Paul Henze came to Brzezinski’s staff after serving as the CIA’s station chief in Ethiopia in 1969 to 1972,  and then in Turkey between 1974 and 1977. Henze had been one of the plotters of the Turkish invasion of Cyprus in July 1974, which continues to this day.


Cyprus: July 20, 1974

The Somali invasion of Ethiopia which began in July 1977, and was known as the Ogaden war until the Somalis were defeated by the Russian and Cuban-backed Ethiopian military in March 1978, was one of the schemes Henze managed, and Brzezinski persuaded Carter to approve. By the time Henze’s war was defeated, he rationalized the war-fighting strategy’s continuing purpose in a memorandum since declassified and quoted by Sexton. “Much as we want the Soviets out”, Henze briefed  Brzezinski and Carter, “we are not going to get them out soon…We should make their stay as costly as possible and the source of fundamental strain for them. We can do this in many ways, both overtly [and] covertly… The Soviets are the culprits in the Horn and we should never let them or the world forget it.”

Another of the Henze plots – the military putsch in Turkey in September 1980 – was Carter’s and Brzezinski’s scheme too.


Ankara: October 29, 1980.

Henze had started in the CIA as a specialist managing assassination gangs with pretensions to anti-communist ideology.  He began with the Iron Guard of Romania, and was still running the Grey Wolves of Turkey when he moved on to the Brzezinski staff. After Carter’s downfall, Henze spent years trying to cover up the role the Grey Wolves had played in the attempted assassination of Pope John-Paul II in May 1981. Henze’s version of the plot was that the Kremlin and KGB had masterminded the scheme through the Bulgarian secret service. The KGB assessment was that Henze, Brzezinski and Carter had all been in on the plot, just as they had been in on the scheme to elect Cardinal Karol Wojtyła, Archbishop of Cracow, as the Pope in October 1978.

Brzezsinski’s euology at Henze’s funeral in Virginia in 2011 provided the cover story that he had engaged Henze in 1977 “to assume responsibility for oversight of the radios and to coordinate more generally our efforts to prevail in the Cold War without an actual war. Paul was in his element. He mobilized his enthusiasm, his commitment, and his boundless energy not only to protect RFE [Radio Free Europe], but to develop also a broader effort to nourish the hopes of those living in the Soviet bloc, including even the Soviet Union itself, that someday they, too, would be free.”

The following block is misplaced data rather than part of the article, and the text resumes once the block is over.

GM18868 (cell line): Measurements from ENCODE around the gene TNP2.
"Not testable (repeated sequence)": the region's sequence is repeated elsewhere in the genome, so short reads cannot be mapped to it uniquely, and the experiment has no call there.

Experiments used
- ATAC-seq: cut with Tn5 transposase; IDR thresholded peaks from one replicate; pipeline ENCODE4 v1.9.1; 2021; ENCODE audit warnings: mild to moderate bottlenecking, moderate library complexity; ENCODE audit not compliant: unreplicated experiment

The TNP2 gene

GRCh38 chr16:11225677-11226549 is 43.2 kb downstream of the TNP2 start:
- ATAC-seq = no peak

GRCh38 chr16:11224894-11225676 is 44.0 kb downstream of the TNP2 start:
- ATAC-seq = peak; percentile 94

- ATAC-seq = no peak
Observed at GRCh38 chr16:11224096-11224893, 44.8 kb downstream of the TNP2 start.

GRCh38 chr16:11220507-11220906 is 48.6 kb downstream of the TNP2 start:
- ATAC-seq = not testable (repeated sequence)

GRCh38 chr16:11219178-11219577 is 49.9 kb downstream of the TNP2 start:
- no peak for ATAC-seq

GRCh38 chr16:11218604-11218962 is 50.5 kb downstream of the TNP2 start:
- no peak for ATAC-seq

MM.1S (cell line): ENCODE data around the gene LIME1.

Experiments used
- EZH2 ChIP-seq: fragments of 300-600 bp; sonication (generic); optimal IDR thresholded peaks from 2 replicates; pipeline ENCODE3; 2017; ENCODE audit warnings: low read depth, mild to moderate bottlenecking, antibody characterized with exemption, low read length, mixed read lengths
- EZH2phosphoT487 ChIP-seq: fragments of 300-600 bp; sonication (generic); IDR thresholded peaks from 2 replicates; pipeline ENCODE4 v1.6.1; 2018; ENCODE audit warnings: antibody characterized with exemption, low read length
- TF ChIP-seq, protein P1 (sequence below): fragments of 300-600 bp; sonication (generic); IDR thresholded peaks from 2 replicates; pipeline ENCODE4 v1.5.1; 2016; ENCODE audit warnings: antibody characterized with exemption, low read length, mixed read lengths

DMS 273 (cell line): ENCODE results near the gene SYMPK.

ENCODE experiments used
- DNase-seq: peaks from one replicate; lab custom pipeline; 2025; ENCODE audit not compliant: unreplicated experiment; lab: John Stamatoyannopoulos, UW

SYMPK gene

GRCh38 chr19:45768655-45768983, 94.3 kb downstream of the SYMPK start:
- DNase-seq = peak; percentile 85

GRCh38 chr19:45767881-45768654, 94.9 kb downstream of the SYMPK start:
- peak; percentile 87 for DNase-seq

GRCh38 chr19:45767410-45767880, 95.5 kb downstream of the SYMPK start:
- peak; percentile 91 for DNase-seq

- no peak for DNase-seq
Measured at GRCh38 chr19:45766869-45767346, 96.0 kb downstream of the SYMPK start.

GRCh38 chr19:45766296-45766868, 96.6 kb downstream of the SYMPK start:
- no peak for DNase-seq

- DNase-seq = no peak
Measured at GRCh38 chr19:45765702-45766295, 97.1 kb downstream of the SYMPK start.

For their combined record of violent failure, Brzezinski had this to say: “Paul proved himself to be a ferocious bureaucratic infighter and eventually the winner – though at times he was even impatient with my efforts to pursue – on the President’s behalf — also some accommodation with the Soviet Union in the area of mutual arms control.  But that was Paul, my fellow Cold warrior: enthusiastic, fearless, committed, principled, and relentless. A great American, an Eastern European by association, and one of the anonymous architects of the peaceful and victorious end to the Cold War.”

Henze was joined by other CIA men  on Brzezinski’s staff including Donald Gregg, Fritz Ermarth, Robert Gates and Samuel Hoskinson. They were all plotters of the putsch which overthrew the President of Pakistan, Zulfiqar ali Bhutto, in July 1977. Bhutto was replaced by Army General Zia ul-Haq, and subsequently hanged.  Zia was killed in August 1988, along with the US Ambassador to Pakistan, Arnold Raphel, and General Herbert Wassom, the head of US military aid mission to Pakistan.

Gregg was one of the plotters of the December 12, 1979, military putsch in South Korea.   


For the declassified evidence, including Gregg’s claim “there are no smoking guns”, read this

Hoskinson was engaged in Middle Eastern attack and overthrow plots, some he endorsed and assisted, and some he would have done if he judged they had a chance of success. 

How many of the putsches which CIA operation histories log in as successful,  and how many of the unsuccessful attempts – Ghana and El Salvador (1979), Bolivia, Liberia, Guinea-Bissau, Suriname, Upper Volta (Burkina Faso), Iran (1980) – were engagements in acting tough and doing new big things which Brzezinski got the president to approve are questions Carter is shy to answer.  

For them, the war in Afghanistan, which they plotted with alacrity from the start of the Carter Administration, was the culminating case of what Brzezinski described in his address over Henze’s corpse as the “peaceful and victorious end to the Cold War.”


Left: the Red Army enters Afghanistan, December 1979. Right: the Red Army leaves Afghanistan, February 15, 1989.

These games of liquidating others in the cause of defeating the Kremlin has invigorated Carter, even today when Carter himself is on his last legs. Drawing the Russians on to the field of battle was his and Brzezinski’s aim; Afghanistan, after the Soviet military intervention began in December 1979, was their main chance. Their successors in the White House have the same chance against Russian forces on the battlefields of Syria and Ukraine.  Though he has tried, Brzezinski is no longer in a position to advise them that if they don’t dare, they can’t win. Carter is still alive to demonstrate that if they dare, they are likely to lose.

It isn’t sure that’s what KGB trainee Putin scribbled down during his lectures at the Andropov Red Banner Institute in 1984.  It’s certain he has noted it down now.